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Time to shift out of crisis mode, Europe

Tomorrow, Dutch elections and the German Constitutional Court's decision on the eurozone bailout fund have the potential to shake up the plan for Europe's debt crisis – again. Europe must shift away from piecemeal, stopgap measures and set the framework for a true banking union.

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As the euro-crisis has simmered along, boiling up from time to time, a precarious crisis routine threatens to creep in – one based on piecemeal solutions and stopgap reactions. For sure, contingency plans for some scenarios have been drawn up in finance ministries across the continent. For example, according to newspaper reports, a special working group in the German government has been calculating the costs of a Greek exit from the eurozone. But a so-called Grexit is only the most obvious of a number of potentially harmful developments.

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Whether contingency plans can take into account all possible scenarios remains questionable. External shocks such as a hard landing of the Chinese economy or internal surprises like an unexpected decision by the German court could cause major instabilities that may well unravel the current crisis response. A further slip toward a purely reactionary crisis-management routine therefore must be avoided.

Over the past few years, European policy makers have come a long way in reshaping the eurozone’s institutional framework and correcting some of its original design flaws. It is now time to finalize these arrangements. This will not necessarily require the creation of a European nation state.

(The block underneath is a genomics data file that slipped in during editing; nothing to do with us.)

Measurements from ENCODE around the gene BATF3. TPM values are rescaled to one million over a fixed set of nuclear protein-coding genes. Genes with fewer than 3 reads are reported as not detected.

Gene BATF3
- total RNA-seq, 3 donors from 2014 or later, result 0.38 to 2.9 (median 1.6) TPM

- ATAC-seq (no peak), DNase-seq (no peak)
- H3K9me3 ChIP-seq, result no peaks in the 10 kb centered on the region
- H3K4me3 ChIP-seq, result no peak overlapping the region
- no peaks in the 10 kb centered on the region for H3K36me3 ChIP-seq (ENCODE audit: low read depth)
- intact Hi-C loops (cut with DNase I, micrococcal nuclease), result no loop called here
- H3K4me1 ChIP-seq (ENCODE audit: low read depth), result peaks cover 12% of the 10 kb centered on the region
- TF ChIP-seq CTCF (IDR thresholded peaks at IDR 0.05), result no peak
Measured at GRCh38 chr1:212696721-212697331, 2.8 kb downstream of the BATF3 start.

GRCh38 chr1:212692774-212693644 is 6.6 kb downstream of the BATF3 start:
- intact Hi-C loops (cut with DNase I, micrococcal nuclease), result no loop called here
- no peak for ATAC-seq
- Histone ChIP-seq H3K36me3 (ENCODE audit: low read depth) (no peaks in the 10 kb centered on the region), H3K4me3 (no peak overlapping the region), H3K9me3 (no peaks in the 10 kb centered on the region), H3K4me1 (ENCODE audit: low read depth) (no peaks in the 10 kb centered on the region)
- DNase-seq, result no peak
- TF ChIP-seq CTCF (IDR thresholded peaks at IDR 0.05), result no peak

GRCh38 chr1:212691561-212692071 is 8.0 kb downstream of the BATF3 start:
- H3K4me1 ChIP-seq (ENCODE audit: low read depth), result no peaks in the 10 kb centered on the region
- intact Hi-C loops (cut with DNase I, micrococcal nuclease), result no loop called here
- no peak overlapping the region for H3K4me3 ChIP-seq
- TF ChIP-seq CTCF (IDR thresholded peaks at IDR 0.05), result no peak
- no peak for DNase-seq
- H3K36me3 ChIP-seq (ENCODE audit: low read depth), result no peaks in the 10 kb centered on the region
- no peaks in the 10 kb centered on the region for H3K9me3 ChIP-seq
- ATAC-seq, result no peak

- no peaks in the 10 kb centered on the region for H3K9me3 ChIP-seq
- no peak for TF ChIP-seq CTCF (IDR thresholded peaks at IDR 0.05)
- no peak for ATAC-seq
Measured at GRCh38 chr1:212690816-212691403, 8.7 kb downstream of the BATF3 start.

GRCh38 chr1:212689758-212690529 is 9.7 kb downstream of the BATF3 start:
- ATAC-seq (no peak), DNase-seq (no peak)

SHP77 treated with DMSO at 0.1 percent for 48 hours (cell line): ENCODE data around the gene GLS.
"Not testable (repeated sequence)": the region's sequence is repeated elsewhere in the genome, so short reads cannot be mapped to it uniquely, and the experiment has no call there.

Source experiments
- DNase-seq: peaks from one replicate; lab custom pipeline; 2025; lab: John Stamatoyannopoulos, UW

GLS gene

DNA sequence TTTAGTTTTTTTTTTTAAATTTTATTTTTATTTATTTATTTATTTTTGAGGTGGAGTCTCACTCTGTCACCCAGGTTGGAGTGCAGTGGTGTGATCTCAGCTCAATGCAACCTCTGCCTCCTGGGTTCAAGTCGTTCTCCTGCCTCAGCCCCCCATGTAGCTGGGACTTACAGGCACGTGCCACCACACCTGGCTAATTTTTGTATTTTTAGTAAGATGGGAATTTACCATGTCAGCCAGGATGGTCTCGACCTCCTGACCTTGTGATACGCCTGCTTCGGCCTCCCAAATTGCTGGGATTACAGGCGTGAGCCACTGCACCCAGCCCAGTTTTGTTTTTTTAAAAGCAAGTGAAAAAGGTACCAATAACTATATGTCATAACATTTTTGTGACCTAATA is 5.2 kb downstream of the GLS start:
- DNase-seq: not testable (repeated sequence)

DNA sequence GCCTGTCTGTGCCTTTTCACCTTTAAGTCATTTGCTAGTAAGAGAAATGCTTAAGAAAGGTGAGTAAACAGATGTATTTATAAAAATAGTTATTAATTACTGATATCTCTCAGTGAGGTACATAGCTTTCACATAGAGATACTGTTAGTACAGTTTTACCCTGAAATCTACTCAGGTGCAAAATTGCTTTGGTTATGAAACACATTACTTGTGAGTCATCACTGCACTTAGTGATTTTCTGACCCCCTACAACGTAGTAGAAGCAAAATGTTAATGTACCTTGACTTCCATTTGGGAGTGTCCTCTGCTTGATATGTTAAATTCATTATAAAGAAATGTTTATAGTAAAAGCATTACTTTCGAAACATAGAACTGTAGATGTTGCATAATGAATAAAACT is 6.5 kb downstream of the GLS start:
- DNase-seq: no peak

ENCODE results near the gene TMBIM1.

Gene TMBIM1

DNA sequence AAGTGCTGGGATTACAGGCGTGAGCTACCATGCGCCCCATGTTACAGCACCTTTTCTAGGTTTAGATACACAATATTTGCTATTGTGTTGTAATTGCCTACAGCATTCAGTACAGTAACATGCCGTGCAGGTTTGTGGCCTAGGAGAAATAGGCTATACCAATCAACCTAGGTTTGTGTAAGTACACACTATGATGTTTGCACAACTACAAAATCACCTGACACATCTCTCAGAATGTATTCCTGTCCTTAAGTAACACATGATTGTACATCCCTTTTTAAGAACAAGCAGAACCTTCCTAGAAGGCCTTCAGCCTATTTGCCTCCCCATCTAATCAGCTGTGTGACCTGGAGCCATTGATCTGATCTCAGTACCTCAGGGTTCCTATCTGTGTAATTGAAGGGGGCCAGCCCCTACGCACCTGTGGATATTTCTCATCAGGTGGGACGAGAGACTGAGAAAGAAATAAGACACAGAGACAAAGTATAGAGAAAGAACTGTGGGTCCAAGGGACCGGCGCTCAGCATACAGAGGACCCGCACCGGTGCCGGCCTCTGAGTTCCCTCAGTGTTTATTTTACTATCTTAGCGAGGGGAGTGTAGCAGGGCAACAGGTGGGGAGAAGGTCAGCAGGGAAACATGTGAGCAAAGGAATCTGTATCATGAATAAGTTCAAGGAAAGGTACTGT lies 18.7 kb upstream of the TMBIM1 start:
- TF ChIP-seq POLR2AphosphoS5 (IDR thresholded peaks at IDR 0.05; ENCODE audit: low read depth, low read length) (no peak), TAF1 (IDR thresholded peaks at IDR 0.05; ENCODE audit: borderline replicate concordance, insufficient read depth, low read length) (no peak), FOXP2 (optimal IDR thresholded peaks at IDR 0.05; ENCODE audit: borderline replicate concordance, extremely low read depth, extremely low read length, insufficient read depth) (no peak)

Instead, Europe needs a fully functioning safety mechanism; a true banking union, agreed to in principle at the EU summit in June; and further support for troubled countries to lower their debt burdens. The European Central Bank’s newest announcement of potentially unlimited bond purchases offers some breathing room and further assurance. But the other pieces of the puzzle must soon fall into place. The next few months, including the October EU summit, should be used to complete the new framework.

A first hurdle could be cleared tomorrow, if the German judges accept the legality of the European Stability Measure. In a next step, a eurozone-wide banking union must be established to break the fatal link between weak banks and troubled states. This means creating a new authority with supervision, rescue, and, if necessary, resolution powers over all major eurozone banks. At a later stage, a joint deposit insurance scheme will likely have to be added.

Over the past years, onlookers and officials have said "this is the summit" that will solve Europe’s crisis and put in place the mechanisms to prevent future ones. So far, these summits have all come and gone, and the crisis continues. Amid the questions and changes on the docket for this fall, now is the time for Europe to take the decisive steps in finalizing its monetary union – for the sake of the euro’s survival and much of the global economy.

Peter Sparding is a transatlantic fellow for economics at the German Marshall Fund of the United States. The views are the author's alone.


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